Nothing great and good can be carried on without some oppofition : nothing great and good was ever attempted in any age, but madevolence would find something to object, and Envy, with her jaundic'd eyes, would spy out something to caluminate and censure. But this, fo far from cooling our ardour in honourable pursuits, should enkindle and enfame it. And I am perfuaded, that you, Gentlemen, have too much fortitude and true elevation of heart to be moved from any good purpose, by the weak founding of caluminous breath.
In truth human works are so imperfect, and the very best inftitutions fo liable to some defects and abuses, that nothing can be attempted or proposed, wherein some evil may not probably mix itself with much good : and whoever should refuse to enter upon any excellent work, till every possible objection was removed, would hang in the hesitancy of doubt all the days of
his life, and waste useful time and talents in fruitless enquiries and empty speculations. We must advance to action with all reasonable precaution; proceed with all imaginable activity and care; and obviate with all wisdom and sagacity every objection, which experience may find prejudicial to the progress of the purposed institution.
The objections* indeed raised against this undertaking have been, and are fo Night and insignificant, that they deserve not to be mentioned. Its utility and present great advancement, above all other arguments, answer every cavil. And whoever are yet but ill convinced of its advantage, will be far more strikingly, far more feelingly convinc'd of it by a sight of the comely order, and decent appearance found in the public worship, at the Chapel of the House (where many have lost their objections, and felt its utility) far more than from any thing I can urge on its behalf. Yet, surely, if any thing be useful; if any thing be excellent; if any thing be praiseworthy; if any thing becomes us as men; if any thing becomes us as members of civil fociety; if any thing becomes us as Christians; it is, to save, from utter and inevitable misery, the souls of poor, abandoned, wretched
* These, however trifling, it hath been thought proper not to pass over entirely; and therefore they are obviated in the Preface, to which the reader is referred.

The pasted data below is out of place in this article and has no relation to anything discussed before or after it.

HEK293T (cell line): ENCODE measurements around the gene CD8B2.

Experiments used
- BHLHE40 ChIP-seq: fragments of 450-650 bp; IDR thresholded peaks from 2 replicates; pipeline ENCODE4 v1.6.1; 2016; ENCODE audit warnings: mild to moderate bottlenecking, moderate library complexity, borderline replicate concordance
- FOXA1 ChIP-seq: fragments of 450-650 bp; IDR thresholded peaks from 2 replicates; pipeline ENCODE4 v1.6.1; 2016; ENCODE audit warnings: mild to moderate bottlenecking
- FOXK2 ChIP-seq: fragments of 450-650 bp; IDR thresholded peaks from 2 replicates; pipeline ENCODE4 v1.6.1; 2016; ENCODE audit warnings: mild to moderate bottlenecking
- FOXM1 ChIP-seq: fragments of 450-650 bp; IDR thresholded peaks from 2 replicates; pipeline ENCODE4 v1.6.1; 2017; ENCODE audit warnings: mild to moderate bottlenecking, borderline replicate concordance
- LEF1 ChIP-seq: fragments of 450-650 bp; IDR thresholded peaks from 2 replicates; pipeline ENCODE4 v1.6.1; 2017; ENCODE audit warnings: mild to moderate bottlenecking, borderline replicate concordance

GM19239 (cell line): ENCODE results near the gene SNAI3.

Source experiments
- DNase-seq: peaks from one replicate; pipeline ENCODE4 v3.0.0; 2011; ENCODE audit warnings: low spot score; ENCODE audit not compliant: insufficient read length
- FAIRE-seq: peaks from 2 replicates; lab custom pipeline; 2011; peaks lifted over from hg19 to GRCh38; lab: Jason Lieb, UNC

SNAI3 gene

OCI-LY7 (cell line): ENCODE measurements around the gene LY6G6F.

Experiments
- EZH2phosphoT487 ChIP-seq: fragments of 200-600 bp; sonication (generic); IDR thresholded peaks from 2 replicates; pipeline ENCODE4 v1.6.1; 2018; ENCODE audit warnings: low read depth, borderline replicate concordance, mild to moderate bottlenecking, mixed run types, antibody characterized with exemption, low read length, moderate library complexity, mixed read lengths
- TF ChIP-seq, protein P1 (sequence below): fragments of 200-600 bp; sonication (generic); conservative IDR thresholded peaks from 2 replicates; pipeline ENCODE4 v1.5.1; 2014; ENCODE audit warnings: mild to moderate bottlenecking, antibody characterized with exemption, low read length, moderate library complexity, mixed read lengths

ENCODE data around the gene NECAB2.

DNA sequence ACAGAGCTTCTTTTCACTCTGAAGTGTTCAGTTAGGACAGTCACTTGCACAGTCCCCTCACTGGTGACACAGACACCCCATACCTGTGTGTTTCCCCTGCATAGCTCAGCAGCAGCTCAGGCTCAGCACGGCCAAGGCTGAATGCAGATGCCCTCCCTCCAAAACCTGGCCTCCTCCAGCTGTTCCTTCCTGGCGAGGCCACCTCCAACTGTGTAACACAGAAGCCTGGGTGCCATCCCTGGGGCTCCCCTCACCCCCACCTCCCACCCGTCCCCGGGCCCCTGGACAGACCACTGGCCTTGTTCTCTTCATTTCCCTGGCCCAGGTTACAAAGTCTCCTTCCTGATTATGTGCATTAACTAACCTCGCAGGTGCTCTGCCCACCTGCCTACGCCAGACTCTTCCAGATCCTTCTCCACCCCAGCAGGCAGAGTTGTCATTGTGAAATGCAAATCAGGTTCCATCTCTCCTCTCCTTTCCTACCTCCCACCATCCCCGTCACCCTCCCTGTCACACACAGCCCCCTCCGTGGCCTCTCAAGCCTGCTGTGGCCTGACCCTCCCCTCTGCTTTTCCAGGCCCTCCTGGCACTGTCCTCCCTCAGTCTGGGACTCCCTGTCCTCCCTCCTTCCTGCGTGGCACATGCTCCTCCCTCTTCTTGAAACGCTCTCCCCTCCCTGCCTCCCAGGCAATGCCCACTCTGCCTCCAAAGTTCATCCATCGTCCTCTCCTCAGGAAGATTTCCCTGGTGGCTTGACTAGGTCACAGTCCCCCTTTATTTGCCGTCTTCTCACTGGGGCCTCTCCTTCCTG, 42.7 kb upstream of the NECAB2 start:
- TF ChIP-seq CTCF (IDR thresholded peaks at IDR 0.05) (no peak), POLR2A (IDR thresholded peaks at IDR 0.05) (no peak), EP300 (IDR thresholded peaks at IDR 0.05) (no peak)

fellow-Christians, who have no other resource, no other means of relief: It is to preserve from present, and afflictive death, the bodies of mary young and perishing fellow-creatures ; it is to take from our streets, the shame of our community, the instruments of foulest pollution, and most poisonous contagion: it is to restore to the ftate many useless members; and to introduce to health and to induftry, to happiness and to heaven, many, who could otherwise, neither ever have been employed, nor ever restored.
Let me not doubt then, that all of you who hear me this day, will readily and chearfully join in the beneficent work, and contribute as much as you can towards the perfection and support of so useful a defign. At least, if you mean not to promote, do not injure it, and endeavour to prevent its salutary effects by futile objections and useless insinuations: For as, beyond all controversy, the intention of the worthy persons who have engaged in it, is excellent, and deserving the highest applause, as their characters are the most respectable, and, permit me to say, not only an ornament to this noble undertaking, but to this Metropolis also, which is itself an ornament, in its public charities especially, to human nature, and to Christianity; As these things are so, every good and generous heart should tenderly consider their motives, and with well to their design ; and with a candour, which F